Hell Holes


In 1972, when I was a deeply green, 19-year-old Midwestern art student, I was blown away by a Lee Bontecou survey in Chicago. Here were these bilious, bulbous things, ominous, outlandish, alarming, and alluring—organisms unto themselves, neither sculpture nor painting, but something between cave painting, constructivism, intrauterine architecture, and the gates of hell. Made of welded metal, copper wire, sooty canvas, and army-surplus supplies, they were modern but not in the minimal, pop, or conceptual ways I was learning about. They were modern in a pre-modern, almost archaic way, like Giacometti’s stick people or Golub’s brutes. I had already been floored by the modern primitivism of Eva Hesse, who had been wowed by Bontecou: “I am amazed at what this woman can do,” Hesse wrote. Bontecou struck me as far less experimental, dynamic, or contemporary than Hesse. She was more of an angsty throwback to abstract expressionism. Bontecou had said, “I want to awaken in the beholder some dormant reality.” Old-school or not, that’s the reality she awakened in me.

Unfortunately, that reality was fleeting. I learned that Bontecou was a big deal in New York, the only woman in the Castelli Gallery stable, and that Donald Judd had written that she was “one of the best artists working anywhere.” Then she was gone.

Legend has it that her 1972 Castelli show of vacuum-formed fish and plastic flowers was critically panned and she “turned her back on the art world.” This is melodrama. The most negative review I found (albeit in The New York Times) wasn’t that negative. Essentially, the critic said this was Bontecou’s least successful work. In fact, if fish and flowers were all there were to her oeuvre, there’d be no Bontecou beatification. And if Bontecou left the art world because of this, she has pretty thin skin. Many artists have toughed it out over far worse. Other explanations for Bontecou’s vanishing read more like paranoid fantasies. The truth is more mundane and telling. “I needed a rest,” she now says. She settled in rural Pennsylvania with her artist husband, had a child (“Having a baby was the most wonderful piece of sculpture I ever made”), and for 20 years commuted to Brooklyn College to teach. Meanwhile, her low-to-no profile turned Bontecou into a kind of ghost artist.

Now 73, she’s back. Her well-selected, at times dated-looking, occasionally overpowering retrospective doesn’t live up to the extravagant praise heaped upon it in its previous stops in Los Angeles and Chicago, where Bontecou was lauded as “heroic” and “triumphant.” At MOMA, larger works are sometimes crowded together, and smaller ones are grouped in cases so that Bontecou comes off more fusty than she did in Chicago, where she looked otherworldly. There, her recent airy, atomized mobiles resembling sailing ships and dragonflies from other solar systems were striking. Here, they’re only interesting.

The problems aren’t all due to the installation. I love much of her work, but Bontecou is an extremely dogged, repetitious artist. One piece is much like the next; monotony sets in. You long for a change in tone, texture, color, or mood. Anything other than gravitas. When she finally initiates a change in 1966, a process seen here in the two strongest, most garish pieces in the show—both from that year—she doesn’t follow through. Gradually, you realize that Bontecou left the art world because she refused to pressure herself. She wasn’t lazy; she just wanted to pursue her own work in her own time, out of the spotlight and in private. This might have been a survival tactic but I think it stunted her development.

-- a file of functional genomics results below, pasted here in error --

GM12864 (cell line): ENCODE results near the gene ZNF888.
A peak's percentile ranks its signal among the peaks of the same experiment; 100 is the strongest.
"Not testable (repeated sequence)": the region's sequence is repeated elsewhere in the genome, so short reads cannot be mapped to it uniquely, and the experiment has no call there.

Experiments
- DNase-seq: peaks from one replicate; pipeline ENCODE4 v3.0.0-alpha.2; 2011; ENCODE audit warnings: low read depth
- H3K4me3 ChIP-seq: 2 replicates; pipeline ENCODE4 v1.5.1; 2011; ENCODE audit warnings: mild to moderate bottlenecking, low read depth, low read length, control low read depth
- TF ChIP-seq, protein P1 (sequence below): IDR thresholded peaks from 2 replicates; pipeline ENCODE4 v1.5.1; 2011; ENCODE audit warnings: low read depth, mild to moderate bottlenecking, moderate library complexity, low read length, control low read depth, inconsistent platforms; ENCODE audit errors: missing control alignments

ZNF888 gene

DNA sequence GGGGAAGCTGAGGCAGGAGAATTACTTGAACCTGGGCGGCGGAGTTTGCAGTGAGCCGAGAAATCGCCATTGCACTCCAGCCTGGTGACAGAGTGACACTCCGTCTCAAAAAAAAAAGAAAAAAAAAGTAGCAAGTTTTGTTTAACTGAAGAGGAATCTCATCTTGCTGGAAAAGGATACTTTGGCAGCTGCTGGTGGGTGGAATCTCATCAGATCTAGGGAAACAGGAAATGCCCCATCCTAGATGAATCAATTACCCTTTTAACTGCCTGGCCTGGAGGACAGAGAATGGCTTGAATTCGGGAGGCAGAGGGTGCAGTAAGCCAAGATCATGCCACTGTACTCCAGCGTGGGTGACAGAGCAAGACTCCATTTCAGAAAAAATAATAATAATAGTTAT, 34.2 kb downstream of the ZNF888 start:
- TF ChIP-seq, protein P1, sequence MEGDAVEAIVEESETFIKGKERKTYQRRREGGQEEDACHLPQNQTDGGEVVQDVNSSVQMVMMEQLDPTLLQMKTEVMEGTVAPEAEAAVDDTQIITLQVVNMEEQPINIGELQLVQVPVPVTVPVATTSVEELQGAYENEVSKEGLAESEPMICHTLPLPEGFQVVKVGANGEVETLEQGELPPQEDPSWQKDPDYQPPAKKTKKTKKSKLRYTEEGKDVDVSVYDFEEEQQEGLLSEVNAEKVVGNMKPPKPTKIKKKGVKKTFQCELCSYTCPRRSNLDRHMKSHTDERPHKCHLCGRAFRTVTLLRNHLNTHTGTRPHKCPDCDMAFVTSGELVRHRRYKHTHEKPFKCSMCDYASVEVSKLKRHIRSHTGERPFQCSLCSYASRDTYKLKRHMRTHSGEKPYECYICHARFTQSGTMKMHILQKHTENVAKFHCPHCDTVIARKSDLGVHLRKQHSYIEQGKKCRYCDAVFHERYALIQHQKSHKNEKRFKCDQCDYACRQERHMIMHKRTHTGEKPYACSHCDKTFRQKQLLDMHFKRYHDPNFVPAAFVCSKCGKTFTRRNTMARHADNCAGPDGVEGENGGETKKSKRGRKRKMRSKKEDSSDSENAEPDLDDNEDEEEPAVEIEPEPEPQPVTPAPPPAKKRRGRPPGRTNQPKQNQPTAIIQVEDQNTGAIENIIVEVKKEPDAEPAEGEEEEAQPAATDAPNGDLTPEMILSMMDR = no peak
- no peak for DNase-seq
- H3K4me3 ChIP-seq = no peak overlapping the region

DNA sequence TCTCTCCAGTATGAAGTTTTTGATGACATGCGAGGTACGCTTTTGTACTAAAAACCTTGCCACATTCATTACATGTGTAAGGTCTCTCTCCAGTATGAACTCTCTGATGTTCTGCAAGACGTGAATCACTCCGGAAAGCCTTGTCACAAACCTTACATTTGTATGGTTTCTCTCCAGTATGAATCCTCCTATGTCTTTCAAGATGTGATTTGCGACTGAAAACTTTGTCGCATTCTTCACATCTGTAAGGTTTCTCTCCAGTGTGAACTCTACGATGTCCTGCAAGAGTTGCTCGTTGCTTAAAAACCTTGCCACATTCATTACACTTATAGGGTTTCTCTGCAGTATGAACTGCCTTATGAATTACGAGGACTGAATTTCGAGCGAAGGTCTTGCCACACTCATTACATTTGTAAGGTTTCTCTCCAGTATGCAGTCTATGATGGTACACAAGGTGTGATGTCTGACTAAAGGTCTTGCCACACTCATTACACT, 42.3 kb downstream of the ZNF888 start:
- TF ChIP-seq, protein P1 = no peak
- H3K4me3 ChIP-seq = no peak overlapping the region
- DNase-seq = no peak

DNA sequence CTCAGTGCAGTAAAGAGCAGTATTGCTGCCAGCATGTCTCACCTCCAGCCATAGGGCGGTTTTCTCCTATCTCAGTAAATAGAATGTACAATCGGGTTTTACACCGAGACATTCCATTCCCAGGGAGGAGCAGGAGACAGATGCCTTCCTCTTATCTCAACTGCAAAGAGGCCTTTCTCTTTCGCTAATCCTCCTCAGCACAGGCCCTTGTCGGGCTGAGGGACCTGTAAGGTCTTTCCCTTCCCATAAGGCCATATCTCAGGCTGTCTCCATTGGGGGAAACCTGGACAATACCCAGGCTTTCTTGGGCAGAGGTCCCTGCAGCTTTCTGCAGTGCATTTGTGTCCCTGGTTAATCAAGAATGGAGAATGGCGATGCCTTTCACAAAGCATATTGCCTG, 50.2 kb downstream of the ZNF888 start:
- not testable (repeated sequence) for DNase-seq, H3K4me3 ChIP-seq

Nevertheless, much of her work is spellbinding. This show makes clear that Bontecou totally nailed a very particular herniating, ulcerating, telescoping space. This space is both entirely her own and universal, no small feat. The spatial effect is especially palpable in the dark, spooky reliefs that she made between 1959 and 1968 (the pre-1959 work is hokey and weak). These ’60s works look like lunar landscapes, imaginary multi-eyed sea creatures, or slicing continental plates. It’s as if she invented these wild devices that allow you to peer into a parallel plane where space bulges, goes elastic, then ectoplasmic. These works nearly always have round or oblong black holes that bring you from outside to inside to someplace metaphysical and sexual. You look into these holes but can’t see the back of them. This bottomlessness accounts for much of the cosmic and erotic clout in Bontecou’s work.

Many have likened Bontecou’s early pieces to vagina dentata. This drove, and apparently still drives, her nuts. In the first sentence of her statement in the show’s superb catalog, she complains, “There has been so much written about my work that has nothing to do with me.” Her vexation is understandable but misplaced. Jasper Johns said, “If you invent chewing gum in your studio and everyone uses it as glue, you’ve also invented glue.” In fact, the multiple associations in Bontecou’s work—sexual, terrestrial, and celestial—are what makes some of her art so wide-reaching and powerful. Just as the work of Georgia O’Keeffe and Jay DeFeo is not only vaginal or female, so Bontecou’s best work opens up onto more than femaleness or sex and unveils a fragmented abstract language.

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